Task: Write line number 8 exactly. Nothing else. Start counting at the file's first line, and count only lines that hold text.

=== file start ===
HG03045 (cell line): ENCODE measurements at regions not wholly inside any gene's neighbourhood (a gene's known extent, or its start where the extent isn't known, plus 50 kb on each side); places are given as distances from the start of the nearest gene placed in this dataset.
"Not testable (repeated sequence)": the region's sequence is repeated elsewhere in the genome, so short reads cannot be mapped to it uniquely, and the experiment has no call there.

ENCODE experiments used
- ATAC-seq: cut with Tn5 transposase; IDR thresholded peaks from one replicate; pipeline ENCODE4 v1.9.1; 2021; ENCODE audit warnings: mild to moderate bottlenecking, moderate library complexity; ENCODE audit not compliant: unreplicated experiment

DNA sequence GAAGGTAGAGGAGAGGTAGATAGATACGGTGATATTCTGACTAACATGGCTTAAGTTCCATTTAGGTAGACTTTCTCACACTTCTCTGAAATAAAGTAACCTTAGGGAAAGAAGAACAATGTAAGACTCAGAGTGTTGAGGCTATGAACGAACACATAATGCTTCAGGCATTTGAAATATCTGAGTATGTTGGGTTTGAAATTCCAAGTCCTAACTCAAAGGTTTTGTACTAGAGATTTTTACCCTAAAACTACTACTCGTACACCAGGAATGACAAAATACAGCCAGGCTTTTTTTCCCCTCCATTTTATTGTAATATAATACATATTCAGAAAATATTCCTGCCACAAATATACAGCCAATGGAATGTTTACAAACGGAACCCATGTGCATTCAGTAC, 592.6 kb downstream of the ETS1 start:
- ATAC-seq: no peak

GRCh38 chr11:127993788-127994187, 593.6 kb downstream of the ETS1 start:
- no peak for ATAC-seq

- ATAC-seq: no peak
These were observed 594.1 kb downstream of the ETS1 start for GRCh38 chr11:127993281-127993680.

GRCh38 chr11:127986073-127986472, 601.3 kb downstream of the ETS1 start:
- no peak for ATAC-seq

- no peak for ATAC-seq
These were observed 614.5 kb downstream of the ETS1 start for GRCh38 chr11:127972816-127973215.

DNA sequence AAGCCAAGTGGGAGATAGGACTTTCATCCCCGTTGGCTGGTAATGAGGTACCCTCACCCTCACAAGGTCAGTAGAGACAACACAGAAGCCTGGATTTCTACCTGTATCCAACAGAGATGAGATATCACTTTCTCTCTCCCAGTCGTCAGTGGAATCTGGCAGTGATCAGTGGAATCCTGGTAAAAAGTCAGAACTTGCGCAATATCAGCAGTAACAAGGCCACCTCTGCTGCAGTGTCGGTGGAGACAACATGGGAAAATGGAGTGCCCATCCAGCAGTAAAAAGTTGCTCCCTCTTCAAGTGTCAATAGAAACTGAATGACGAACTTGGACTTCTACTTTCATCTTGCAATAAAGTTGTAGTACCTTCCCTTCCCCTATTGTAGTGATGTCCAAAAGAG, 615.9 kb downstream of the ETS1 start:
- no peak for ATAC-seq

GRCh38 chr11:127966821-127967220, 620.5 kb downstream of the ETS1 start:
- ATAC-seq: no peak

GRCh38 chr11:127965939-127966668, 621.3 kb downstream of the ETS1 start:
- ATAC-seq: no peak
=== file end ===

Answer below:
- no peak for ATAC-seq